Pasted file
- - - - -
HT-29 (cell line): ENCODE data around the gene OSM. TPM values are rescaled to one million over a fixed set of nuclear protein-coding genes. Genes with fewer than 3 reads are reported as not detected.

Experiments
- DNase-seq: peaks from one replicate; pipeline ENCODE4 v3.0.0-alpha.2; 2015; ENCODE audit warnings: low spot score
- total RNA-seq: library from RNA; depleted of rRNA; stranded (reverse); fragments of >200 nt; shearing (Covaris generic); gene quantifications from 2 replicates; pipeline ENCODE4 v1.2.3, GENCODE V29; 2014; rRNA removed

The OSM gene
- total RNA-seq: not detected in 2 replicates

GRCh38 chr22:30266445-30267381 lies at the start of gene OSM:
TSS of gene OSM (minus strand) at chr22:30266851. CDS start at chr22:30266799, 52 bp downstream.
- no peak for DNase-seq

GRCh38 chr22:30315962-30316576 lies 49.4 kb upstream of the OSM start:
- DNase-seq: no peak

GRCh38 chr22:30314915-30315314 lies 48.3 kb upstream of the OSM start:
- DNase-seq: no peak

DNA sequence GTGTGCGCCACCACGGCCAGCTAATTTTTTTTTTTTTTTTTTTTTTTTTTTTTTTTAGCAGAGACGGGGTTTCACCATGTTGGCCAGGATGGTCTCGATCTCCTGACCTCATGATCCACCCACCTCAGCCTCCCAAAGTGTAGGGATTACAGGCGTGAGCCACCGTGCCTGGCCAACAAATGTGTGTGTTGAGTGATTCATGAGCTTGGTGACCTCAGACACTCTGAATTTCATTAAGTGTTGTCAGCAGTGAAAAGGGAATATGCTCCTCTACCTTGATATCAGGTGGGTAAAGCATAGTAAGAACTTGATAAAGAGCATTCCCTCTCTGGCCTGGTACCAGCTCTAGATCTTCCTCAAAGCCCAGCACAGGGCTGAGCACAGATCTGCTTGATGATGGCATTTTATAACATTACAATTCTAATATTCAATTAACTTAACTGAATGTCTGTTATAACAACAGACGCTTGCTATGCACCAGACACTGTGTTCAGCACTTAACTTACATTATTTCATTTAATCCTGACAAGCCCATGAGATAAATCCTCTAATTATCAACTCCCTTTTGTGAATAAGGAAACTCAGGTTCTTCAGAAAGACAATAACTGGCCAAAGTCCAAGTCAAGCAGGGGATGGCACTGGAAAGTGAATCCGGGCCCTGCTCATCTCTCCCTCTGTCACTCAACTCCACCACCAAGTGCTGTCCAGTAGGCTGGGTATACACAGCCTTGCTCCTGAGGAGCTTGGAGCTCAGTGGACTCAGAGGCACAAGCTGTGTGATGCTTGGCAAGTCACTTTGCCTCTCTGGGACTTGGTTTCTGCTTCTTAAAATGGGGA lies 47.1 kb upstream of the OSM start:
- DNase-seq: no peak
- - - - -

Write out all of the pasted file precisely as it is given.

HT-29 (cell line): ENCODE data around the gene OSM. TPM values are rescaled to one million over a fixed set of nuclear protein-coding genes. Genes with fewer than 3 reads are reported as not detected.

Experiments
- DNase-seq: peaks from one replicate; pipeline ENCODE4 v3.0.0-alpha.2; 2015; ENCODE audit warnings: low spot score
- total RNA-seq: library from RNA; depleted of rRNA; stranded (reverse); fragments of >200 nt; shearing (Covaris generic); gene quantifications from 2 replicates; pipeline ENCODE4 v1.2.3, GENCODE V29; 2014; rRNA removed

The OSM gene
- total RNA-seq: not detected in 2 replicates

GRCh38 chr22:30266445-30267381 lies at the start of gene OSM:
TSS of gene OSM (minus strand) at chr22:30266851. CDS start at chr22:30266799, 52 bp downstream.
- no peak for DNase-seq

GRCh38 chr22:30315962-30316576 lies 49.4 kb upstream of the OSM start:
- DNase-seq: no peak

GRCh38 chr22:30314915-30315314 lies 48.3 kb upstream of the OSM start:
- DNase-seq: no peak

DNA sequence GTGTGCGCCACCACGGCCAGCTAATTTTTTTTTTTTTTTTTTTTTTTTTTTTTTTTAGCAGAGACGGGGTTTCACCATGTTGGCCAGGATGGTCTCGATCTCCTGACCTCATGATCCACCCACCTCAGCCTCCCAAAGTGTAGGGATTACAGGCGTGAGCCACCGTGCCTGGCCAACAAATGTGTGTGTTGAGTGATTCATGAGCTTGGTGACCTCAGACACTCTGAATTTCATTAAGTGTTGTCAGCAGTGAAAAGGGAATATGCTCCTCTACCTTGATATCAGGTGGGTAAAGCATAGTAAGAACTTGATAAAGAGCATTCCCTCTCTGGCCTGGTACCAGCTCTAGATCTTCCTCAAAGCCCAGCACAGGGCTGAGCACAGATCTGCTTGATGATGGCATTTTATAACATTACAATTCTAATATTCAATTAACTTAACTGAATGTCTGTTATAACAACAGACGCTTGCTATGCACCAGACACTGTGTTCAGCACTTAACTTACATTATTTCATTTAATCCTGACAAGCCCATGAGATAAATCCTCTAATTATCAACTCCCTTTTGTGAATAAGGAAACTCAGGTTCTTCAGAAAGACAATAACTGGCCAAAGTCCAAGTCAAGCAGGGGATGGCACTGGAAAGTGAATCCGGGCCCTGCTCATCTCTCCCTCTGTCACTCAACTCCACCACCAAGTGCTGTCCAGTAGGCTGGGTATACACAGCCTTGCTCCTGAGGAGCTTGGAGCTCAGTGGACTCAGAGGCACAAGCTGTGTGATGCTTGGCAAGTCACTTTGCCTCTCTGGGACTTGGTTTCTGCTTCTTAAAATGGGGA lies 47.1 kb upstream of the OSM start:
- DNase-seq: no peak